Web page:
The iMedia faculty hold the highest degrees in their fields and have relevant real-world experience. Being a graduate of the program, I wanted to profile the wonderful faculty members who help make the iMedia program so successful.
Professor William Moner is new to the iMedia program this fall. He completed his B.S. and M.S. at Duquesne University. He is currently working toward a Ph.D. in Media Studies from the University of Texas at Austin. Before coming to iMedia, he taught web and mobile app design courses at Texas State University and digital media at the University of Texas at Austin. This fall, Professor Moner has been teaching Producing Interactive Media and getting to know Elon University. Learn more about Producing Interactive Media from current iMedia student, Laura Smith.
How has your background influenced what you teach in the interactive media program?
I’ve been obsessed with the web ever since I created my first web page back in the early 1990s. This medium has grown immensely since its inception and brings together nearly all forms of media and encourages user interaction and multimedia experiences. I began my career in health care information systems just as the web was starting to be utilized by businesses and organizations to organize and link information, but as I completed my graduate work in multimedia technology I wanted to be part of the design and creative process. After spending several years in health care information technology, I began teaching design at the college level in 2005. The first course I taught was a Photoshop/digital imaging course and I was hooked. Since 2005, I’ve been teaching courses in interactive media, web design, information design, and new media theory. The creativity of students and their desire to use technology challenges me to think with them about new ways to design for the web using imaging, web scripting, media production and interactive principles. I’m astounded by new opportunities that have emerged for information sharing, storytelling, and interactive experiences that utilize geospatial positioning, real-time communications, mobile devices, centralized data systems, and other technologies. In many ways, I feel as though we’re all just getting started.
Is there a college class or experience that has most influenced your teaching philosophy?
The courses that stuck with me from my doctoral work are courses where technology is situated as a product of social, cultural, political, and economic processes. With the growth of any new technology, we tend to get swept up into the hype and promise of the revolutionary aspects of the machines. This happened with the printing press, the telegraph, radio, television, and the Internet. My own thinking about technology has been shaped by professors who strip away the veneer of marketing hype, sound bites and techno-utopianism and treat technology as a function of the desire of humans to connect to one another in meaningful ways, the drive to share knowledge and experiences, and the role of political and economic actors in the shaping of technological systems. In my teaching, I strive to explore both the potentials of new technologies and the socioeconomic factors intertwined with new development.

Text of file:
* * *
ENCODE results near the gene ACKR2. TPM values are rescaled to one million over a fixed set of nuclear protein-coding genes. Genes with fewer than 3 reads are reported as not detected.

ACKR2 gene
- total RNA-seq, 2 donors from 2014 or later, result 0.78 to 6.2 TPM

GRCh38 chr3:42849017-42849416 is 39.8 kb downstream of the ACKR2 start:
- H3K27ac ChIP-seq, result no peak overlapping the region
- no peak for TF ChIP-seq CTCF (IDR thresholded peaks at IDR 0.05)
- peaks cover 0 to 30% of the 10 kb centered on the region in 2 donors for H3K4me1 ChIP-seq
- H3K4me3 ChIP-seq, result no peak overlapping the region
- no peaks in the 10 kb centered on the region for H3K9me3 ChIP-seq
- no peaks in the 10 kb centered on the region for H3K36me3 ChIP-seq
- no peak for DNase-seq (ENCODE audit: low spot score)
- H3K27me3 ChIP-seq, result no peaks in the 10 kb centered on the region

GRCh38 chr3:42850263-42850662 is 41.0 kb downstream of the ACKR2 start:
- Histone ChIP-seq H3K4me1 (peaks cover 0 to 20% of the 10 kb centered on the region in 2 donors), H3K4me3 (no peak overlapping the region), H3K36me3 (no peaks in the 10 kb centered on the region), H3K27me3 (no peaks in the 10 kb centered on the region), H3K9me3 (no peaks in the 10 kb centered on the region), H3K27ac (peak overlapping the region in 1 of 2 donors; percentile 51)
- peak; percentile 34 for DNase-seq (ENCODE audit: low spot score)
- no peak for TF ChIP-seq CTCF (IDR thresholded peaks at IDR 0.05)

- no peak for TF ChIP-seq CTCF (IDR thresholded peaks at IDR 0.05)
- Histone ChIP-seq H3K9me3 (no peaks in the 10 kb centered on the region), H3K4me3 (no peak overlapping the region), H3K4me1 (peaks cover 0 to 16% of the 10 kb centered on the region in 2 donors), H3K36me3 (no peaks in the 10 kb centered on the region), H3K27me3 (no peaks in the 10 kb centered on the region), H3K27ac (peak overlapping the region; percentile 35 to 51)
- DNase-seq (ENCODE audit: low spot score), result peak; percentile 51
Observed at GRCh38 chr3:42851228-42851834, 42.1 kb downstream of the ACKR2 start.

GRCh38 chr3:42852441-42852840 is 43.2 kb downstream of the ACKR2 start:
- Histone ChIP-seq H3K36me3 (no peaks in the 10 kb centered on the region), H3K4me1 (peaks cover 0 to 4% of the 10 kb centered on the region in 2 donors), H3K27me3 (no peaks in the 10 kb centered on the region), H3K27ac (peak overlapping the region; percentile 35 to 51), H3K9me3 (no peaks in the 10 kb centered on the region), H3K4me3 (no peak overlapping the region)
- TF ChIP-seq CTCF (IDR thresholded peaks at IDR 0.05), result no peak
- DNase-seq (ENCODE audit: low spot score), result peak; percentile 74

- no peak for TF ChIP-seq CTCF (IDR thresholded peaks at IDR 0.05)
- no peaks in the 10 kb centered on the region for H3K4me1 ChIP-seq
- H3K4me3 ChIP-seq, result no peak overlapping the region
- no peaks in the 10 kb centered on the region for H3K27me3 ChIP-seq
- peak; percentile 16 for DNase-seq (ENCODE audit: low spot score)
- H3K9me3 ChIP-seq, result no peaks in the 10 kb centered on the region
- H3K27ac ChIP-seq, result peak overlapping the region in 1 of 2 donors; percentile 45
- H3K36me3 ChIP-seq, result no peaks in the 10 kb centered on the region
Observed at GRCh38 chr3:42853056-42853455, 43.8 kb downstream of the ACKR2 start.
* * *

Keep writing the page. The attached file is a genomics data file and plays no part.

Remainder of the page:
What is your favorite thing about teaching iMedia students?
I love their enthusiasm and willingness to take on new challenges. In this year’s group, we have 38 students who have such diverse backgrounds and objectives. Some of the students will become great storytellers. Others will become media strategists. Still others will become web developers with their hands deep into the technology. I thoroughly enjoy being part of the process that grants students the opportunities and latitude to explore their interests and meet their career goals.
What is your favorite topic to teach iMedia students?
How will the skills you are teaching translate to the future?
What would your students be surprised to learn about you?
I used to be the lead guitarist of 1) a metal band (1999 – 2002) and 2) a folk band (2002 – 2003) while in Pittsburgh. And I used to be the person to ask if a song came on the radio that no one could identify. Sadly, I’ve been replaced by the Shazam app!
I know you just moved to North Carolina, what is your favorite thing about living here so far?
The change of seasons! I haven’t experienced a legitimate autumn for a long time. I’m from Pittsburgh, but I moved to Austin in 2009. In Austin, the “fall” lasts for about two weeks in late November or early December. The idea of an eternal summer sounds much better than the reality of 100º+ temperatures for almost 1/3 of the year. So, I’m enjoying the milder climate and the cool, crisp mornings and evenings. It’s nice to be back on the east coast. Elon has a beautiful campus, and I’m happy to be here.
Welcome to Elon, Professor Moner!